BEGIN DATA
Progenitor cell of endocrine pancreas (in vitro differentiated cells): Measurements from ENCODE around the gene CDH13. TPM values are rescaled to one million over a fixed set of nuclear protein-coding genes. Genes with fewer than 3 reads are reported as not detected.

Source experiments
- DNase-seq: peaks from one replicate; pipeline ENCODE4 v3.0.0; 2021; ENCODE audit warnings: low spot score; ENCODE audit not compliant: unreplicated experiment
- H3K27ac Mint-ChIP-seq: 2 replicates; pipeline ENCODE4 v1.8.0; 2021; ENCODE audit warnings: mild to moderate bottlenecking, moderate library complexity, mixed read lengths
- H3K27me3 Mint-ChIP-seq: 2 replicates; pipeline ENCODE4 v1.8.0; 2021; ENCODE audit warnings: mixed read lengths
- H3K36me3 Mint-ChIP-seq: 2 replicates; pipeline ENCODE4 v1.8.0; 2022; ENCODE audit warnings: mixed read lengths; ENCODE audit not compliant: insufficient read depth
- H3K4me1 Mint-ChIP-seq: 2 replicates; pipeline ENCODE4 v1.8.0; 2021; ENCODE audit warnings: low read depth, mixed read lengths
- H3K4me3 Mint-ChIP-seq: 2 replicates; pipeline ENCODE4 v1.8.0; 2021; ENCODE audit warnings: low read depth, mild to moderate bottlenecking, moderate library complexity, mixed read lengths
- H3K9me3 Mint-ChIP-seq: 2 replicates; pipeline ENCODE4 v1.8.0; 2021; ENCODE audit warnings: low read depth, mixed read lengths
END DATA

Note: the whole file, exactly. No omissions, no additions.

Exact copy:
Progenitor cell of endocrine pancreas (in vitro differentiated cells): Measurements from ENCODE around the gene CDH13. TPM values are rescaled to one million over a fixed set of nuclear protein-coding genes. Genes with fewer than 3 reads are reported as not detected.

Source experiments
- DNase-seq: peaks from one replicate; pipeline ENCODE4 v3.0.0; 2021; ENCODE audit warnings: low spot score; ENCODE audit not compliant: unreplicated experiment
- H3K27ac Mint-ChIP-seq: 2 replicates; pipeline ENCODE4 v1.8.0; 2021; ENCODE audit warnings: mild to moderate bottlenecking, moderate library complexity, mixed read lengths
- H3K27me3 Mint-ChIP-seq: 2 replicates; pipeline ENCODE4 v1.8.0; 2021; ENCODE audit warnings: mixed read lengths
- H3K36me3 Mint-ChIP-seq: 2 replicates; pipeline ENCODE4 v1.8.0; 2022; ENCODE audit warnings: mixed read lengths; ENCODE audit not compliant: insufficient read depth
- H3K4me1 Mint-ChIP-seq: 2 replicates; pipeline ENCODE4 v1.8.0; 2021; ENCODE audit warnings: low read depth, mixed read lengths
- H3K4me3 Mint-ChIP-seq: 2 replicates; pipeline ENCODE4 v1.8.0; 2021; ENCODE audit warnings: low read depth, mild to moderate bottlenecking, moderate library complexity, mixed read lengths
- H3K9me3 Mint-ChIP-seq: 2 replicates; pipeline ENCODE4 v1.8.0; 2021; ENCODE audit warnings: low read depth, mixed read lengths